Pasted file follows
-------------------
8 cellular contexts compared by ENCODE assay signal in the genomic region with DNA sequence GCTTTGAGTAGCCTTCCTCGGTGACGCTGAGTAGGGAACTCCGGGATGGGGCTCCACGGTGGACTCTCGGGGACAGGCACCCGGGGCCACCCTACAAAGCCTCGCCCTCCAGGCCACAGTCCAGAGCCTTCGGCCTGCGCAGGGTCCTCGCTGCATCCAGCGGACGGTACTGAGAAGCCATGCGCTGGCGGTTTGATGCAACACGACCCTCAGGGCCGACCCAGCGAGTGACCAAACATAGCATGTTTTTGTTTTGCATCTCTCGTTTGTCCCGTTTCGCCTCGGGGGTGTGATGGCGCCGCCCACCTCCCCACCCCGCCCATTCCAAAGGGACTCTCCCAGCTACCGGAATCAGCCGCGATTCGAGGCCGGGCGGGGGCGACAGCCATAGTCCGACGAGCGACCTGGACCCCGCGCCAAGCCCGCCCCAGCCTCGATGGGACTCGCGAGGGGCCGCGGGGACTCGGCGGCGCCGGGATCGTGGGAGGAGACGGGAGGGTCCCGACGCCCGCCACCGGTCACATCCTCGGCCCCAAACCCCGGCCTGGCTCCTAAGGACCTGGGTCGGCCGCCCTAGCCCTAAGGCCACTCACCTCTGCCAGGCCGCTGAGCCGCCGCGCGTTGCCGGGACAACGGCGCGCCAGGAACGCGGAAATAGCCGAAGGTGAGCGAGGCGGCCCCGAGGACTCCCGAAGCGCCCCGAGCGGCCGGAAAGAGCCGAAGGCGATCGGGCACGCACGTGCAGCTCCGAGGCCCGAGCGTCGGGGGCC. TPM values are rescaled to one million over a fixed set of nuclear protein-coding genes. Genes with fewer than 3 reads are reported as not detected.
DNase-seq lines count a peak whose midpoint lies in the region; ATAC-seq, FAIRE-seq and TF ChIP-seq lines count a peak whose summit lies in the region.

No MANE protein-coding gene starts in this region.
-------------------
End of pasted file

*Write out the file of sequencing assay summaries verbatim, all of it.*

8 cellular contexts compared by ENCODE assay signal in the genomic region with DNA sequence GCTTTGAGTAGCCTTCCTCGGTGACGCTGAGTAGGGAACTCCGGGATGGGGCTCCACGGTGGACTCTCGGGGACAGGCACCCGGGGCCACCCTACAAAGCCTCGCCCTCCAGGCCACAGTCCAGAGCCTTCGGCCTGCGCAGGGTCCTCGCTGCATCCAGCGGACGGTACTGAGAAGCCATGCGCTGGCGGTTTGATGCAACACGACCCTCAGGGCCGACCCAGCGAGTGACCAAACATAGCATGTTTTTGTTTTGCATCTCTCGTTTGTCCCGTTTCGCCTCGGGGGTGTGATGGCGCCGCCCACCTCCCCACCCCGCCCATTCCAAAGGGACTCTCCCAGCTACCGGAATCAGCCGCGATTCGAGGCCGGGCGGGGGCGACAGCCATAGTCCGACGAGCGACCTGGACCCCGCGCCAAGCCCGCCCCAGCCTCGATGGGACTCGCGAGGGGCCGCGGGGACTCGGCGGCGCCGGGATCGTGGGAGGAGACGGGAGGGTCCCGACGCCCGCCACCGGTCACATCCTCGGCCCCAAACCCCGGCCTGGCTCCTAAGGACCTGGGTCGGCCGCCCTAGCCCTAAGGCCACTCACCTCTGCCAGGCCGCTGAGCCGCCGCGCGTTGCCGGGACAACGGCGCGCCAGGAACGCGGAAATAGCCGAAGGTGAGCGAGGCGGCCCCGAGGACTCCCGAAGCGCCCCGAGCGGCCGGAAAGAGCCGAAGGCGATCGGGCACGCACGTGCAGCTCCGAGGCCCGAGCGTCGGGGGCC. TPM values are rescaled to one million over a fixed set of nuclear protein-coding genes. Genes with fewer than 3 reads are reported as not detected.
DNase-seq lines count a peak whose midpoint lies in the region; ATAC-seq, FAIRE-seq and TF ChIP-seq lines count a peak whose summit lies in the region.

No MANE protein-coding gene starts in this region.